BAKU (Reuters) - Swedish Eurovision Song Contest favourite Loreen strayed off script into a human rights row in Azerbaijan this week that has drowned out an annual European music show best known until now for its camp costumes and kitschy acts.
Loreen met with activists who accuse the government of Eurovision host Azerbaijan of human rights violations, some of which are related to the building of the arena where the song contest final will be held on Saturday night.
“Human rights are violated in Azerbaijan every day. One should not be silent about such things,” Azeri opposition newspaper Azadliq quoted Loreen as saying after her meeting.
Millions of people across Europe will watch the contest on television and thousands of Eurovision fans are expected to pour into Baku, heading straight for the new 23,000-seat Crystal Hall where the show will be broadcast from.
Loreen, whose emotional performances on stage have made her a frontrunner among the 26 contestants, met with the Institute for Reporters’ Freedom and Safety (IRFS), Human Rights Defenders, the organisation of Sweden and the House of Human Rights, according to Azeri news agency APA and Azadliq.
Hundreds of excited fans have already arrived in the oil-rich Azeri capital, which has undergone a $60 million facelift with the shiny rectangular Crystal Hall on the shores of the Caspian Sea at the centre of the celebrations.
The multi-purpose Crystal Hall was built by a German firm in eight months for an undisclosed sum of money.
But human rights groups say some buildings in the centre of Baku were specifically torn down with the song contest in mind and that the forced eviction of residents, especially in areas around the Crystal Hall, casts a shadow over the event.
Azeri authorities responded by criticising Loreen for making political statements.
“Unfortunately there are some attempts of politicisation. The musical event cannot be politicised,” said Ali Hasanov, head of the public and political issues department at the presidential administration.
Loreen evaded questions about her meeting with activists at a press conference after the contest semi-final on Friday.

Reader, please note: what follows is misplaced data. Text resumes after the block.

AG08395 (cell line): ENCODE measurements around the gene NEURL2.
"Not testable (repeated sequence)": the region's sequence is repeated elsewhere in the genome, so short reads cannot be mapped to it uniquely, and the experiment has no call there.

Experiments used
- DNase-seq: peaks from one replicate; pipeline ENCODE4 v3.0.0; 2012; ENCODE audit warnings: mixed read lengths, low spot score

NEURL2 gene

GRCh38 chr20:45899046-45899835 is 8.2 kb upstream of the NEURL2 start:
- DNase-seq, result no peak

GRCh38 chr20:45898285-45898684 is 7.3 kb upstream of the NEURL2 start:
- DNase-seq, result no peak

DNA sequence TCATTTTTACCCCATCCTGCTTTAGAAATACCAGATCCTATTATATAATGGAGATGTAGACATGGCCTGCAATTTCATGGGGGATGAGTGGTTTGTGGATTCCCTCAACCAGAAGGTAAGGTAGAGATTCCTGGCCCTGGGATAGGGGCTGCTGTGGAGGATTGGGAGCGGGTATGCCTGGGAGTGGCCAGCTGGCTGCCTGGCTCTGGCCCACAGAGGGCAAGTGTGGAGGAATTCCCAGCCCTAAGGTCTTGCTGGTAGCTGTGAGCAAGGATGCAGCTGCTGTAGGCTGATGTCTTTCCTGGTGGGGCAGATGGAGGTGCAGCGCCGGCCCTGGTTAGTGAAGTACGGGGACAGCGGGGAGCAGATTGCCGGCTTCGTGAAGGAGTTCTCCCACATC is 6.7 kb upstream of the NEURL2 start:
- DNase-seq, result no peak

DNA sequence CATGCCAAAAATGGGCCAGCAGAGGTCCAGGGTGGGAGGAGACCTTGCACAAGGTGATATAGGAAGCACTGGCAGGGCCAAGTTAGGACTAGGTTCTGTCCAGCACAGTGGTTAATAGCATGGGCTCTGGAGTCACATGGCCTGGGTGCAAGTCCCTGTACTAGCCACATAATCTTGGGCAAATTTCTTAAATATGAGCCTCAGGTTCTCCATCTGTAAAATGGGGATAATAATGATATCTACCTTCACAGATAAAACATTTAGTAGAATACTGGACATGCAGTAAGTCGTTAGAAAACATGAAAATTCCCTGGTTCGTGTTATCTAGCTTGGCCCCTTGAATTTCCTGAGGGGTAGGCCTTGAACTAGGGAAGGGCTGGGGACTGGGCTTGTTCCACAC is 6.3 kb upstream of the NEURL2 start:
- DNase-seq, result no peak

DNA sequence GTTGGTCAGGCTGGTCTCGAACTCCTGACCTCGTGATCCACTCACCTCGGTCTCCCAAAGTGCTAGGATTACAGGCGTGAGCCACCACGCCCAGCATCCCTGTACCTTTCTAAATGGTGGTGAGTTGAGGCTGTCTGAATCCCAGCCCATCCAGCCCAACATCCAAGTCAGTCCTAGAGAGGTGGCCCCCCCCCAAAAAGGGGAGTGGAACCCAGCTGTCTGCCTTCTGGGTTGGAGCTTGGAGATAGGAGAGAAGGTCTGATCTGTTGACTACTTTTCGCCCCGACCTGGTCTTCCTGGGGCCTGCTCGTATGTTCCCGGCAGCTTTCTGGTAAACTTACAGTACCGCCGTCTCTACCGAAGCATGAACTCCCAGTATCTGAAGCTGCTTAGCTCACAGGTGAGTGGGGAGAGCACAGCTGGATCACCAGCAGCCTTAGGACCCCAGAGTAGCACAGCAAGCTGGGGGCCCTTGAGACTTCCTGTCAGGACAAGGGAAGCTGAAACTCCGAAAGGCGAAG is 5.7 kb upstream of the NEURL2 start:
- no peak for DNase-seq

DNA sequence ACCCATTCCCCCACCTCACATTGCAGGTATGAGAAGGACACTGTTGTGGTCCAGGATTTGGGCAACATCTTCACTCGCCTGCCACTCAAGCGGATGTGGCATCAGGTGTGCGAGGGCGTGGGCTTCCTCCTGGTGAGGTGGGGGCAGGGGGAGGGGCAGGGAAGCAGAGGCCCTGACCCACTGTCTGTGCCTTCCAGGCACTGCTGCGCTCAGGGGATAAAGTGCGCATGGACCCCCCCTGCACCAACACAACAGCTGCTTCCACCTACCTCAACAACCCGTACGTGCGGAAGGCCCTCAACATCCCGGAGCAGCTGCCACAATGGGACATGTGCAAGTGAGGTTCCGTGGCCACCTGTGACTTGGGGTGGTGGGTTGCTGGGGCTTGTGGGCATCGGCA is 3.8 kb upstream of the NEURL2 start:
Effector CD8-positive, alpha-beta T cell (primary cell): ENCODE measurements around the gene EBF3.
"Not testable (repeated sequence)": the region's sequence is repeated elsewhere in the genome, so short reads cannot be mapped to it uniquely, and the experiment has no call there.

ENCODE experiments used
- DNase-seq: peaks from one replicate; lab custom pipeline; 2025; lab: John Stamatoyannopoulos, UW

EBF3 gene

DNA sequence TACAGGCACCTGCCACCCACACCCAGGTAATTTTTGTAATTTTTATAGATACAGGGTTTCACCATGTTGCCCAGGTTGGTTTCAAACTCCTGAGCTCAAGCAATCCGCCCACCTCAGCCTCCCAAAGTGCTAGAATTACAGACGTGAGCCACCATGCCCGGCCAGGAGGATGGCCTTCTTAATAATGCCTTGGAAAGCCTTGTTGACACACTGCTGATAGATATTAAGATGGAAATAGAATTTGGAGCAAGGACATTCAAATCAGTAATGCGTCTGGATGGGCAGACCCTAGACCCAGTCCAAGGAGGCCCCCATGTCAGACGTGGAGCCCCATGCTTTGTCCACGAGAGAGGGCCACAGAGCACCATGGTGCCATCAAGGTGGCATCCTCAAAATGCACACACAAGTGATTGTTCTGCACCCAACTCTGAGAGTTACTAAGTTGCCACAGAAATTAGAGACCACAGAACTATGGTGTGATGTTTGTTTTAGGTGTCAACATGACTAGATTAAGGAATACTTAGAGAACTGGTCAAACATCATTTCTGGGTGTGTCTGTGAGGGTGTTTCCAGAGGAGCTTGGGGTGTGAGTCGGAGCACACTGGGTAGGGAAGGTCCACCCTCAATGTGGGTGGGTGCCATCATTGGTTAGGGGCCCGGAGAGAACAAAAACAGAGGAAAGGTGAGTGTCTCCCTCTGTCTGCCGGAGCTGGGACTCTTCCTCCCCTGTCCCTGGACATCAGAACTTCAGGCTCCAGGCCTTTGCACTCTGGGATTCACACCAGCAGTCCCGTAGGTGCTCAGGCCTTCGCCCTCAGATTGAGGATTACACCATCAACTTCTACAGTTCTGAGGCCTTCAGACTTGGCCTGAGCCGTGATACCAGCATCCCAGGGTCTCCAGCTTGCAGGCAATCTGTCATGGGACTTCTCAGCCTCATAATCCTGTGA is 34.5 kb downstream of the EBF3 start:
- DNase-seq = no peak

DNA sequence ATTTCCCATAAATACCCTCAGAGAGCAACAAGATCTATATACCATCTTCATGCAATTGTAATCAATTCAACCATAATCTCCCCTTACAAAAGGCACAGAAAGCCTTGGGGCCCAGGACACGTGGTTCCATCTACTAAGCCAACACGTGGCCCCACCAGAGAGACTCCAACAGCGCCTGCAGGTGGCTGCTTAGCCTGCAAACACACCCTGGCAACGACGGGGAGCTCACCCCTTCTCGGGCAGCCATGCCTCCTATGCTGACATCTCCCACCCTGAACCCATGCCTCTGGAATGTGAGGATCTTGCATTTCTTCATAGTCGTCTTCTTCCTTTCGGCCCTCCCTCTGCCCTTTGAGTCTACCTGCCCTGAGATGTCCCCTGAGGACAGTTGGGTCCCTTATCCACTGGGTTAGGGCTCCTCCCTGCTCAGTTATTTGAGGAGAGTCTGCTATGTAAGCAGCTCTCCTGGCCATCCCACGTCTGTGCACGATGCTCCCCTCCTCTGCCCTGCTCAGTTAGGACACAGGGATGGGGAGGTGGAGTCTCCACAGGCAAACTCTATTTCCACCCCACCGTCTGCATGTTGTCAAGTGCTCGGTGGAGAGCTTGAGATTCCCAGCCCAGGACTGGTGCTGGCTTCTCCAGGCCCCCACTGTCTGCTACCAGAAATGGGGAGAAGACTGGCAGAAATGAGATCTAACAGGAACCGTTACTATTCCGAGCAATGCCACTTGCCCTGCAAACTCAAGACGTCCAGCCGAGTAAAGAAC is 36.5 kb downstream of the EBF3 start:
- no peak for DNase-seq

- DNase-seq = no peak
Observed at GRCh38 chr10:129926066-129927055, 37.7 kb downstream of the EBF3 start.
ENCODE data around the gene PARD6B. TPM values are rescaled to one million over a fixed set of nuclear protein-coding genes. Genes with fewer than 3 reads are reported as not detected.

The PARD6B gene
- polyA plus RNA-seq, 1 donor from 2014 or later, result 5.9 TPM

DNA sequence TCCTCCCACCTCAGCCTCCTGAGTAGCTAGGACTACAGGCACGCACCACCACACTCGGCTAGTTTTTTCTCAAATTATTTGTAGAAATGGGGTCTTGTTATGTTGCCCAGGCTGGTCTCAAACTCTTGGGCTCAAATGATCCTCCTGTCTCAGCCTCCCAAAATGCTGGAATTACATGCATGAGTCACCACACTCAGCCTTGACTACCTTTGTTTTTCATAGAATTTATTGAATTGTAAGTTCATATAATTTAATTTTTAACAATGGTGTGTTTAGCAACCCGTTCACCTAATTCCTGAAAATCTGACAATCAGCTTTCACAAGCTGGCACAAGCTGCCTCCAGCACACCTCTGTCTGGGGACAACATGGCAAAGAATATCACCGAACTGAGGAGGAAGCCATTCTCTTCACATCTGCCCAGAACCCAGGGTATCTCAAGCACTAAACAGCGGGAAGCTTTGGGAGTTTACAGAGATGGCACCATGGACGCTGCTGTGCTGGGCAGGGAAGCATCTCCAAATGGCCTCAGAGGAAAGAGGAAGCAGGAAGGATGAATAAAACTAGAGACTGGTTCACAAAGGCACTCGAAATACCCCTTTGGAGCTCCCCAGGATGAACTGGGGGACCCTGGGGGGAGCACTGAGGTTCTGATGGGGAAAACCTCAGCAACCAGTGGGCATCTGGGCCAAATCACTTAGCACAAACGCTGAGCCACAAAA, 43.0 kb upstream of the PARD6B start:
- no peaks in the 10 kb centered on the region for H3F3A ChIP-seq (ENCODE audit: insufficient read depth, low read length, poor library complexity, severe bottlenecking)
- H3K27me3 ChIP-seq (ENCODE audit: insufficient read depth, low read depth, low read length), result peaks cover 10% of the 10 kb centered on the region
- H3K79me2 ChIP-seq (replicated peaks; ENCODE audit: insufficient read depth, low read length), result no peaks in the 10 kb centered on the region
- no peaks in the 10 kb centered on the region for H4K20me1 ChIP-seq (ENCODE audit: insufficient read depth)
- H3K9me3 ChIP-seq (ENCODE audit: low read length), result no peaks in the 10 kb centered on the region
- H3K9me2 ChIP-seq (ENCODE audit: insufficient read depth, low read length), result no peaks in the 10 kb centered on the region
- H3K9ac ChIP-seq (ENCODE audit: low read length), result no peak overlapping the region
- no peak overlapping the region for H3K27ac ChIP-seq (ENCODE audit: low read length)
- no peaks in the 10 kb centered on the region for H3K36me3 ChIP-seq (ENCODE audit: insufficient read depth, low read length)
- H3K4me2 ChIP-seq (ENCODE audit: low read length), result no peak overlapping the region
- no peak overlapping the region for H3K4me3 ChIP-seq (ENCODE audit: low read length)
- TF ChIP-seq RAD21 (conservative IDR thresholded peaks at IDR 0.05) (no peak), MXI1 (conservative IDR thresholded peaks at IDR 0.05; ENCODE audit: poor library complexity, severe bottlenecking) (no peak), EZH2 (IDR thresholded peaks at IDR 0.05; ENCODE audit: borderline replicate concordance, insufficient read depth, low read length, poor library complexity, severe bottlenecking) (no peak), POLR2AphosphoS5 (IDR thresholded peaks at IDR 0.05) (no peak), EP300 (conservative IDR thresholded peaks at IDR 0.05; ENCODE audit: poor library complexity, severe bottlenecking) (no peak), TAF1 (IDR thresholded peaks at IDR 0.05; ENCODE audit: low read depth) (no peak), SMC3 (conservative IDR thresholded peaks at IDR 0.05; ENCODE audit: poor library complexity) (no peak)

“There are two parts of me. One that is private and one that is my work that I‘m doing here. Just today I want to keep the focus on this energy that we created right now,” she said in response to a question from Reuters.
Despite the effort to highlight progress that the oil-producing nation of nine million people has made since independence in 1991, critics of President Ilham Aliyev’s government have taken the Eurovision opportunity to air allegations of human rights abuses.
Critics accuse Aliyev, who in 2003 succeeded his father to the presidency of the Caspian Sea country north of Iran, of clamping down on dissent, but Baku says the country enjoys full freedom of speech and a vibrant opposition press.
Dozens of peaceful protesters were arrested this month in central Baku during rallies and marches demanding democracy and the resignation of the government.
“A stern crackdown of freedom of expression, dissent, NGOs, critical journalists, in fact anyone who criticises the Aliyev regime too strongly, and we’ve seen this continue right up until the Eurovision Song Contest,” Amnesty International Europe and Central Asia director John Dalhuisen told Reuters.
Azerbaijan won the right to host the annual contest last year in Germany with the victory of its entry, the love song “Running Scared”, from Eldar Gasimov and Nigar Jamal, better known as Ell/Nikki.
Additional reporting by Patrick Lannin in Stockholm; editing by